The team behind last year’s Borat 2 have been discussing just how daunting and difficult a project it was to get made.

Borat: Subsequent Moviefilm really felt like it came out of nowhere, just in time to pointedly lampoon a US administration at a crucial point in American history. Some of the skits in Borat 2 made major headlines too, appearing in at least one case to damage the credibility of a key member of the former President’s staff.

Now, the creators of Borat 2 have been chatting about the immense amount of pressure they felt, not only to keep the project secret, but also to outdo the original.

Monica Levinson, one of the producers of the film, via Movieweb, talked about the difficulties behind making a film where secrecy is paramount, saying “it’s super stressful. I produced Borat and Bruno you know, way back when, so I had practice in filming in secret. When your friends ask you what you’re doing, you have to make up a story or just say ‘oh, just this little thing,’ and you kind of brush over it and you don’t talk about it. I don’t think I said the word ‘Borat‘ until gosh, way after the trailer was out because it was just, it scares me”.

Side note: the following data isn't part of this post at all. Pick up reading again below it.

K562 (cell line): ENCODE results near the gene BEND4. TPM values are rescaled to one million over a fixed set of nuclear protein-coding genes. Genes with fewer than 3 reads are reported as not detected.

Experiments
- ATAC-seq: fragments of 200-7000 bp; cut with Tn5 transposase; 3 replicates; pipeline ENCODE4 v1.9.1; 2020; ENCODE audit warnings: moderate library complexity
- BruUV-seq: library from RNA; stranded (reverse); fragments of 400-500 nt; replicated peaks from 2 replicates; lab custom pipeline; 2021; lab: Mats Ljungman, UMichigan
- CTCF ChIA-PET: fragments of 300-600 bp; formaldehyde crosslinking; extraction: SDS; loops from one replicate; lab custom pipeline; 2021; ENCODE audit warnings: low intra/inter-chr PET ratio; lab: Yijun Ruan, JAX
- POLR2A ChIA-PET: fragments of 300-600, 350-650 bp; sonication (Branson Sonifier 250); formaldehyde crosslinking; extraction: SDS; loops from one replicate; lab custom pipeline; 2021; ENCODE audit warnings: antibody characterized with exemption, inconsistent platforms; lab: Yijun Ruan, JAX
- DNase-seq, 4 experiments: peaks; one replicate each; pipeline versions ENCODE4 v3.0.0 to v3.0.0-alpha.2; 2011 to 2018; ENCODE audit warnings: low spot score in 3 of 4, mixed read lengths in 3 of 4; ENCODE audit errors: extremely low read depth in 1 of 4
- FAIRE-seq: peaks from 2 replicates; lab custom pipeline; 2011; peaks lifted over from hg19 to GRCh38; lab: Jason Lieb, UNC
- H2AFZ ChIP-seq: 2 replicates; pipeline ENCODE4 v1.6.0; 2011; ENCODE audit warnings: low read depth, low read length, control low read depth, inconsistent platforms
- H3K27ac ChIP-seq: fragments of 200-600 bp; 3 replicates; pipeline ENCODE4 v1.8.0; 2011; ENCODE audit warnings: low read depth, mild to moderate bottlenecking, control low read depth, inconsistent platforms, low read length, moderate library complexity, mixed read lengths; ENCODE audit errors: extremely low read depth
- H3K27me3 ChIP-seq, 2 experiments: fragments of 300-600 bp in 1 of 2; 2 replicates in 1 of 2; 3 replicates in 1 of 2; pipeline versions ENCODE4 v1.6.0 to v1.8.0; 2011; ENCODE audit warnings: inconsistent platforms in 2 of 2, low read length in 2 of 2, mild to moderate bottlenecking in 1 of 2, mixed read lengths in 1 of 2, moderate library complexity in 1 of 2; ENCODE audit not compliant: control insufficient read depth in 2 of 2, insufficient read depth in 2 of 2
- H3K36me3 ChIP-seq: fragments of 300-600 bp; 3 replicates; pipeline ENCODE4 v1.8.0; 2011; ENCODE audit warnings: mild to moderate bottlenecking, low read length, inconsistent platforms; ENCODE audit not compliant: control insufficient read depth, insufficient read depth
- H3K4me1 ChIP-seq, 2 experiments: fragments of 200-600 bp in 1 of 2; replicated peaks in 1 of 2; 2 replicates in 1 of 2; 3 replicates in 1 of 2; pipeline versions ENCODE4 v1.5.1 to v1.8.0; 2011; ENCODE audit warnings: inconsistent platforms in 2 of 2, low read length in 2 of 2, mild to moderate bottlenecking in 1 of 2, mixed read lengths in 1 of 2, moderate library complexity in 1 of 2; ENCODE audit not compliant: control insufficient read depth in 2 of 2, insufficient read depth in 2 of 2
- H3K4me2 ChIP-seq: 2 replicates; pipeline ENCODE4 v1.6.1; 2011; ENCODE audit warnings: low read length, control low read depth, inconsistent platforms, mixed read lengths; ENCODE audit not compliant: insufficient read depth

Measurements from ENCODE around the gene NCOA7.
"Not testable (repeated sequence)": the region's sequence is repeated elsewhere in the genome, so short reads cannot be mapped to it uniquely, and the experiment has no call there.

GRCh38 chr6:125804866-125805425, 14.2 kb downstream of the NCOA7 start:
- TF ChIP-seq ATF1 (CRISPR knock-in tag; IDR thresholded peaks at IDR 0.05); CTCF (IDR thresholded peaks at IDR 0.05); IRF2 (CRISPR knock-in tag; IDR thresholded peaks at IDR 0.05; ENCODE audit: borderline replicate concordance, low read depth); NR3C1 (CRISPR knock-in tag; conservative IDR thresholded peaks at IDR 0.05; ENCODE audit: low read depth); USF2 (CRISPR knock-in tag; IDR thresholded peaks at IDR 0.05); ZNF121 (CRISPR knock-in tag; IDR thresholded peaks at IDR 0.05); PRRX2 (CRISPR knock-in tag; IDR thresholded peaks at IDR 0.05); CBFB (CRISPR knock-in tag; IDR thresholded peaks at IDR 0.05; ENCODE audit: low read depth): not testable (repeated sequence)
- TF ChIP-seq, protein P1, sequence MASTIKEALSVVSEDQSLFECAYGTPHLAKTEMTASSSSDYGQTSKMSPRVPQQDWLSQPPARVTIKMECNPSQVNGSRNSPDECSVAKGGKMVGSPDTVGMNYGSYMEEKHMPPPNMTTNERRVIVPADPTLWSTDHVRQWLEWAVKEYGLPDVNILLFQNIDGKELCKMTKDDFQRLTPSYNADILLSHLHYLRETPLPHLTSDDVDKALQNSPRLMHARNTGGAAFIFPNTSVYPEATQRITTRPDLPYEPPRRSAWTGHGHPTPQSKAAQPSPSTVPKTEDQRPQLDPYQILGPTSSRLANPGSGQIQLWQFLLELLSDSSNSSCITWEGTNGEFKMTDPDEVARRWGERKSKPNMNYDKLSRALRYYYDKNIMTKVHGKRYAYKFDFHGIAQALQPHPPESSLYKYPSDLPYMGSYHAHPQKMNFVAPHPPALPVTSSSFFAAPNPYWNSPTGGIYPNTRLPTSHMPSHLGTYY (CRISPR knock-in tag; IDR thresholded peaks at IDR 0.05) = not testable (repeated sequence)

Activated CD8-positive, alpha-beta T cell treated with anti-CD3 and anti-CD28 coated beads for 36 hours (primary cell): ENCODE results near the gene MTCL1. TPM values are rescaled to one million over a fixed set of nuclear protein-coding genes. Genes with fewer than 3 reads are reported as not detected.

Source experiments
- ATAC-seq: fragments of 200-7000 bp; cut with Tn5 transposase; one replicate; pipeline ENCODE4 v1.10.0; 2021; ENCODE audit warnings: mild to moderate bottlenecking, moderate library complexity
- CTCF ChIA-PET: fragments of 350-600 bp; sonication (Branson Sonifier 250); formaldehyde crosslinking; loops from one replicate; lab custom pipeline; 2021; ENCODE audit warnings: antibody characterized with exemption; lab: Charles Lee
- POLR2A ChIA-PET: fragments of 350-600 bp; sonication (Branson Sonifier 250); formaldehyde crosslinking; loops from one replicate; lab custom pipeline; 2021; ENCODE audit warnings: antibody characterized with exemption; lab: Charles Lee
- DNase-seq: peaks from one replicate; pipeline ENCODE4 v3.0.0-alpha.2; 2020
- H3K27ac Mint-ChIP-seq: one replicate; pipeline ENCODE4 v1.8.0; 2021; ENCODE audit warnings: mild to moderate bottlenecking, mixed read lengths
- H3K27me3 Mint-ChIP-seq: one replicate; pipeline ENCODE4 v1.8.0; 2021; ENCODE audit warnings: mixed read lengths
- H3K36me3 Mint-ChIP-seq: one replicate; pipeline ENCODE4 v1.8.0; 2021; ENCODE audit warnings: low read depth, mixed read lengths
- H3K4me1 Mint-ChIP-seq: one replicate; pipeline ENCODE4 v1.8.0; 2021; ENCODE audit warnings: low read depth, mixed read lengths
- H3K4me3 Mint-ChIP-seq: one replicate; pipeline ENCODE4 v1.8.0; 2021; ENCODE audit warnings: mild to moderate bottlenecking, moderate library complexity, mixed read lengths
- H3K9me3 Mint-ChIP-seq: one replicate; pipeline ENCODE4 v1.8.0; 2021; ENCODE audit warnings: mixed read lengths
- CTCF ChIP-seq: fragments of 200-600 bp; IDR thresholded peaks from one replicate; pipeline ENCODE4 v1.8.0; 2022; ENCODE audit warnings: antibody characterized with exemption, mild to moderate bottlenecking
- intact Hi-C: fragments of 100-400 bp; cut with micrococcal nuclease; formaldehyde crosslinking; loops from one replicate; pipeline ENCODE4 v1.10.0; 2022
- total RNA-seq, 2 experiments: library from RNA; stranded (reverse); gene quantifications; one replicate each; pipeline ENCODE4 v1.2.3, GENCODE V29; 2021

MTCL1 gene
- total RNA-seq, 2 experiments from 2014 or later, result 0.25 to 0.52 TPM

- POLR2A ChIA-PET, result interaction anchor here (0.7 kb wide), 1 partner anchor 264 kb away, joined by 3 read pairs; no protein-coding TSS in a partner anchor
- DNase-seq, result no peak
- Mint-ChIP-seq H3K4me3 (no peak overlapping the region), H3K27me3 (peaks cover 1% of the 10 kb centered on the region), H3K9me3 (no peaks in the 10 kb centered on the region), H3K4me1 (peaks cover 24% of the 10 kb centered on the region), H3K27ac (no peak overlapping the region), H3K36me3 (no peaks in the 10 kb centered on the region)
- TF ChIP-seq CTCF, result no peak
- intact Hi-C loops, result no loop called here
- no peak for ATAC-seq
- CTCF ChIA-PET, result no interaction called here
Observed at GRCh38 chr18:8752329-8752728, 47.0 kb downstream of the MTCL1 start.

“I mean we are so trained not to say the character’s name and we don’t make mistakes. If you say the character’s name in practice in any way, shape or form, or in any pages that we receive or any outlines it’s more likely that you will slip up at some point. And the reality is that if we don’t film in secret, the movie is not going to be successful or get made successfully because then if people know what’s happening, then it’s nearly impossible to make it”.

Even the director of the film was hesitant to make it. Jason Woliner, at the end of last year, spoke about his trepidation regarding trying to top the original.

‘I basically said [to the production team] that Borat is the funniest movie ever made and that it’s almost certainly a mistake to do a sequel… Because of the nature of the movie, Borat is one of the most popular comedy characters of the last century so you have to find people who don’t know who he is. Sacha of course was completely aware of all of it and agreed with everything I said. If I had to guess, I think he respected that I came in with eyes open that I knew what a daunting task it was. A couple of days later, I was invited to the writer’s room for a week to see if I got along with Sacha and his writing team. It was the entire group of writers from the first movie and a few new ones. Two days in, I was offered the job and I never left”.

Borat 2 certainly had some moments, and if we don’t see the moustachioed reporter from Kazakhstan again, the film marked a successful farewell to the character, even if it may have been incredibly stressful to make. The movie is on Amazon Prime Video now.

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